Swimming is probably the only sport that will be the same on a terraformed Mars as it is on Earth, since it is not dependent on gravity, but only on the viscosity of water.
Margarita Marinova and Katie Strong: NASA Ames Research Center 1999 Summer Students.
Today's Mars is too cold and its atmosphere is too thin to sustain Earth life. In the process of ecopoiesis, then, the first step should be to warm up Mars.
The current martian atmosphere is very thin and does no provide good insulation to the planet - very little solar energy is retained in the atmosphere. A demonstrated method of warming up a planet is by using super-greenhouse gases. These artificially made gases trap the radiation the solar energy, and thereby increase the surface temperature.
Super-greenhouse gases are useful for a number of reasons: they are very efficient and even at a concentration of only a few parts per million will warm up the planet significantly, they are non-toxic, have long lifetimes, they can be easily made on the Martian surface, and can keep Mars warm even with a nitrogen-oxygen atmosphere.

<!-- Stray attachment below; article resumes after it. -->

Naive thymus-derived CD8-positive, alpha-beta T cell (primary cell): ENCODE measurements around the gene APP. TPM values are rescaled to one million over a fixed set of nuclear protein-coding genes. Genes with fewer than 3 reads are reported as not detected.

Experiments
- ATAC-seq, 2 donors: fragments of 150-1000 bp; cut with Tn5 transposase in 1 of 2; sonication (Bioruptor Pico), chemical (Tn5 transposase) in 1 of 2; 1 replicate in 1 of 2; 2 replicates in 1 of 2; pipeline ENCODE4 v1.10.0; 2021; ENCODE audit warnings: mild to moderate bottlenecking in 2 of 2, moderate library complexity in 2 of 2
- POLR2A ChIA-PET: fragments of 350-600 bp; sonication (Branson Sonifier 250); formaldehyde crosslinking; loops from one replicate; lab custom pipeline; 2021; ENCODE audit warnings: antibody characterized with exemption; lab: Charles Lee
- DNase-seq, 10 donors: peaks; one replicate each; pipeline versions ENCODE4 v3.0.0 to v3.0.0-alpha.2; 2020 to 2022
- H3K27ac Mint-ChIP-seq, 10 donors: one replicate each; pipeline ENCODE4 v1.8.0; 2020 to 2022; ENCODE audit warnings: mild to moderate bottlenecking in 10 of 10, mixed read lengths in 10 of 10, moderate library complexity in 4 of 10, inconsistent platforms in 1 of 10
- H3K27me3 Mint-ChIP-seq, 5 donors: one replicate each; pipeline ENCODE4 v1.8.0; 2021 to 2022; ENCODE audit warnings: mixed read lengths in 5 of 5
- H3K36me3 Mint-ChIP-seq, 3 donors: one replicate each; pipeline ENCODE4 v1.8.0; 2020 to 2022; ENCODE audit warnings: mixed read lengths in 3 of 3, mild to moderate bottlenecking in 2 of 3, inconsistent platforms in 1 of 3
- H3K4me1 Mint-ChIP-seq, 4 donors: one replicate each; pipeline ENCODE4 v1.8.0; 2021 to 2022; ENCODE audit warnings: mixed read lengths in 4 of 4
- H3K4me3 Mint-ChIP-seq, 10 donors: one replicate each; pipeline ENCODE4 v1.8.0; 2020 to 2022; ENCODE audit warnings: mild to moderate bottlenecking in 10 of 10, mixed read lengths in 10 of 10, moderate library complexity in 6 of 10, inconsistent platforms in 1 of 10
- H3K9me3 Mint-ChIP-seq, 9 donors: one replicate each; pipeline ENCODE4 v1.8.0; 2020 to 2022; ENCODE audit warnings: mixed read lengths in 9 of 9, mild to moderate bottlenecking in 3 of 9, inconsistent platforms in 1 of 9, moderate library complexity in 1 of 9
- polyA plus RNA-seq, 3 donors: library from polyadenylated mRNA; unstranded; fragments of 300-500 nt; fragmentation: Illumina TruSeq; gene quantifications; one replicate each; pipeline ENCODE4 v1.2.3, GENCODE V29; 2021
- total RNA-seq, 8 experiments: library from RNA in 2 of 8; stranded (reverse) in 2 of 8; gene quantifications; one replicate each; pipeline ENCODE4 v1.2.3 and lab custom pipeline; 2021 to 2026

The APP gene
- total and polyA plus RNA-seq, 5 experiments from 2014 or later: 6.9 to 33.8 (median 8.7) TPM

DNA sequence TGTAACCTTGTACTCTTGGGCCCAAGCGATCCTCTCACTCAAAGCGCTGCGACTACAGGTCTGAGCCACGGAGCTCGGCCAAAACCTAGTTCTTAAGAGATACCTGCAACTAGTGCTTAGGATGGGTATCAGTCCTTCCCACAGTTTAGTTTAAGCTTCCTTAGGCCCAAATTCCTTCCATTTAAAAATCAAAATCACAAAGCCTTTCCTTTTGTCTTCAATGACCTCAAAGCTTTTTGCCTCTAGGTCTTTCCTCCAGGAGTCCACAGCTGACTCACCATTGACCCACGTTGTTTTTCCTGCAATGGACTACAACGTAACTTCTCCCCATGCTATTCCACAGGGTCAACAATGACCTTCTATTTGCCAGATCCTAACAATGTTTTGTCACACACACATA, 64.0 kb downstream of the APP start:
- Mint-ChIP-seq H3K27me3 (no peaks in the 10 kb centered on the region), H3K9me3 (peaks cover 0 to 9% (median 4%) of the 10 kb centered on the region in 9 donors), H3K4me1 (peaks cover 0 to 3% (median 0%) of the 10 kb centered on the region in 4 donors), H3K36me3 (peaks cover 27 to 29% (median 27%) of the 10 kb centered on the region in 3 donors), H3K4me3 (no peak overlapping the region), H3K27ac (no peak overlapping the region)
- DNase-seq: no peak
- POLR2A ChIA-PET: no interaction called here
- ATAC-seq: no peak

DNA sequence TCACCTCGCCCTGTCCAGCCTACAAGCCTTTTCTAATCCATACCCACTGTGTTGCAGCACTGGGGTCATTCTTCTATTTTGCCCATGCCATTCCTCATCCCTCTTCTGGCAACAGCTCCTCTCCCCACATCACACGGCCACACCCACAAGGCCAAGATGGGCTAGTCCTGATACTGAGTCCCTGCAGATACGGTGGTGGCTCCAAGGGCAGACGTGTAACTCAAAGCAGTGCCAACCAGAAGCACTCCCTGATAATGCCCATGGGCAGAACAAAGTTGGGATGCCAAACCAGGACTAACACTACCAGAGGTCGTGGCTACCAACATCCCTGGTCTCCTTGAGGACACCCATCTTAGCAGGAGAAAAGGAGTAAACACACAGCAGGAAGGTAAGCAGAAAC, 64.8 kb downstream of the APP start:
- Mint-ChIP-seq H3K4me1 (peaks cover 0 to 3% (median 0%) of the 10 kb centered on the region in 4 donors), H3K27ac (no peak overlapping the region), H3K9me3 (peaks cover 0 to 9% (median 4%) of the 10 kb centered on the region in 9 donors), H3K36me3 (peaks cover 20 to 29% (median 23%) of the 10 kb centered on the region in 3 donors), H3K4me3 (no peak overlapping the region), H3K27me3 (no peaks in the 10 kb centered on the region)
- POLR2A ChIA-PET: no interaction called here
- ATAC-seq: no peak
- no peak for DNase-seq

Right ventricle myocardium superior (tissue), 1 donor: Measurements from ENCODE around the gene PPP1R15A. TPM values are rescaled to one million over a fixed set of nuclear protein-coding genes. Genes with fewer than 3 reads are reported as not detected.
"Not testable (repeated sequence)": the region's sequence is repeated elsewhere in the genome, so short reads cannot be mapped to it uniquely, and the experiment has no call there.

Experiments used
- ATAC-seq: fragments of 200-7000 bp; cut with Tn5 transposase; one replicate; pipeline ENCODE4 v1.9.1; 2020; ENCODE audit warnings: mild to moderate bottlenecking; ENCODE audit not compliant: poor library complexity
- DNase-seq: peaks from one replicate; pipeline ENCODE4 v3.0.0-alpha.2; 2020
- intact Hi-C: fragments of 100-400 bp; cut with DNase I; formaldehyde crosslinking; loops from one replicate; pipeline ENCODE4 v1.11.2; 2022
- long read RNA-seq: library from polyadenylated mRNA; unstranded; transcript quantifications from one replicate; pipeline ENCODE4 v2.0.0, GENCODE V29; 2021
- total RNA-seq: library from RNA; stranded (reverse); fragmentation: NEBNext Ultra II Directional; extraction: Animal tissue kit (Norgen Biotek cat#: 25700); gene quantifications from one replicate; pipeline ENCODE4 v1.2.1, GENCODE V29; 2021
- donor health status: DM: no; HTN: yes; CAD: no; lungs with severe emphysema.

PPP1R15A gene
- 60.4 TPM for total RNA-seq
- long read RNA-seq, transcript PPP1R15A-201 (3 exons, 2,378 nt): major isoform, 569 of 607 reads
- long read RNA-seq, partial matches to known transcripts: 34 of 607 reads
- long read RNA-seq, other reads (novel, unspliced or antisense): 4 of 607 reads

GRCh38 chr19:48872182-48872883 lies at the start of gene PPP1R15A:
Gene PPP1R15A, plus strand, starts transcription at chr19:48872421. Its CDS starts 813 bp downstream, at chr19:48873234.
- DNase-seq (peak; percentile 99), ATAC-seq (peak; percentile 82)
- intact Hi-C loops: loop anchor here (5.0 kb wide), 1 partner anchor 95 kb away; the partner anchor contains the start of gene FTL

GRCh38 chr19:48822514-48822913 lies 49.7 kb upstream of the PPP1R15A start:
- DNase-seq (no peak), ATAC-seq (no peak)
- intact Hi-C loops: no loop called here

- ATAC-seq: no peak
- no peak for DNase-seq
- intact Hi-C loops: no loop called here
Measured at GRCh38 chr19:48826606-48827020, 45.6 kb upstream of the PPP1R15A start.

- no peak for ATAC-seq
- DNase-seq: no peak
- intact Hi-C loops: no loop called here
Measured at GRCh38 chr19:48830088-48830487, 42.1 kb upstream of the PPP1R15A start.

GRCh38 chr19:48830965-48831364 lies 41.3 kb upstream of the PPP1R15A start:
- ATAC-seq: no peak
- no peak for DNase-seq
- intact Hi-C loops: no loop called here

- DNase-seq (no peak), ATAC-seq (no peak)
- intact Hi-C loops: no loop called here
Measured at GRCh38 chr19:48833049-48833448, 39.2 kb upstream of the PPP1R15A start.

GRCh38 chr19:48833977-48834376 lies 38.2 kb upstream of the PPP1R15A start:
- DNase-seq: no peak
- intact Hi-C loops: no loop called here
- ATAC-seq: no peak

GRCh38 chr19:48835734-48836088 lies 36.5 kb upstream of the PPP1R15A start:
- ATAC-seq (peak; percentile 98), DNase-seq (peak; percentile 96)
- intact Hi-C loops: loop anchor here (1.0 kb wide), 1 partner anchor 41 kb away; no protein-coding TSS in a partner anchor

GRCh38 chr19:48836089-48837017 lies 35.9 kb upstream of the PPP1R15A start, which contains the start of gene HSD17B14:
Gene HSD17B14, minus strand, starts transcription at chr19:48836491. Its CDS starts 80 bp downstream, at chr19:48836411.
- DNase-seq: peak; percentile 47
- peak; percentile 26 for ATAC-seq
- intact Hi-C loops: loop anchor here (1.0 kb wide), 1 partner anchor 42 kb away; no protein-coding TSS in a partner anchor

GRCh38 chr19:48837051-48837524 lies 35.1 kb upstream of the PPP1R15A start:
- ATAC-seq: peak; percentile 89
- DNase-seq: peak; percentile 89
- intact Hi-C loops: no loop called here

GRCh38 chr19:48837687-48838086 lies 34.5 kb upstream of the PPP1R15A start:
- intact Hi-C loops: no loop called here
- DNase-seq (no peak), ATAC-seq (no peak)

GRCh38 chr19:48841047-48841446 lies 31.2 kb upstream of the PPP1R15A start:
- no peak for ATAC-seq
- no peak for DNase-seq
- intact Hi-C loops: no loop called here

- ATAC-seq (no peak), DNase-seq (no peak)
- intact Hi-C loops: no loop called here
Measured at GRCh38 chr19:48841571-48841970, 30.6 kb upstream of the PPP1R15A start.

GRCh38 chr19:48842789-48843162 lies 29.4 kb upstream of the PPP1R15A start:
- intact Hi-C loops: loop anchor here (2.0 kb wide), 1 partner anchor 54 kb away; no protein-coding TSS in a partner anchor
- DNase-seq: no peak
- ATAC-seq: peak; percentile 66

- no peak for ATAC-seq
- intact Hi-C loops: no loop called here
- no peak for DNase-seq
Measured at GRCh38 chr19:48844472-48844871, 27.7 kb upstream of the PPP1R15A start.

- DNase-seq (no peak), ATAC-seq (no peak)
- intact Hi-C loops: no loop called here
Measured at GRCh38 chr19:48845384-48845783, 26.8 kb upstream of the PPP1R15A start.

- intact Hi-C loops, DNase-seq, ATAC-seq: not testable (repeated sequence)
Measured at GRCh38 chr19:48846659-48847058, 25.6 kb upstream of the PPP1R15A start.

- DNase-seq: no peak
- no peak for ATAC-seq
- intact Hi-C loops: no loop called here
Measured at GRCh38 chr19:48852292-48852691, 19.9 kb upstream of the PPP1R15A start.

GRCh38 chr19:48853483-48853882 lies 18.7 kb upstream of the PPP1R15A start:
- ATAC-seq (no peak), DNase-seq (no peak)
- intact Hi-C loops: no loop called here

Keeping in mind the above characteristic, the best greenhouse gases are SF6 and perfluorocarbons (PFCs). PFCs are composed only of carbon and fluorine. Unlike CFC (cholofluorocarbons), PFCs do not destroy the ozone layer.
In this study, the transmission spectra of a number of super-greenhouse gases were studied, and their specific absorption bands quantitatively assessed in order to accurately calculate the greenhouse warming of Mars, given different mixtures and concentrations of the gases.
Example Analysis - check here for a comprehensive overview of the analysis done thus far.
More data is required for a comprehensive study of the greenhouse warming and the terraforming of Mars. If you are able to contribute transmission spectra for any of the following gases, please see this page.
Analysis for Different
C2F6 Analysis available
CF2Cl2 Analysis available
CF3Cl Analysis available
Theory and Procedure <Coming Soon>
Link back to index page.
Web page design: Katie Strong
Data Analysis: Margarita Marinova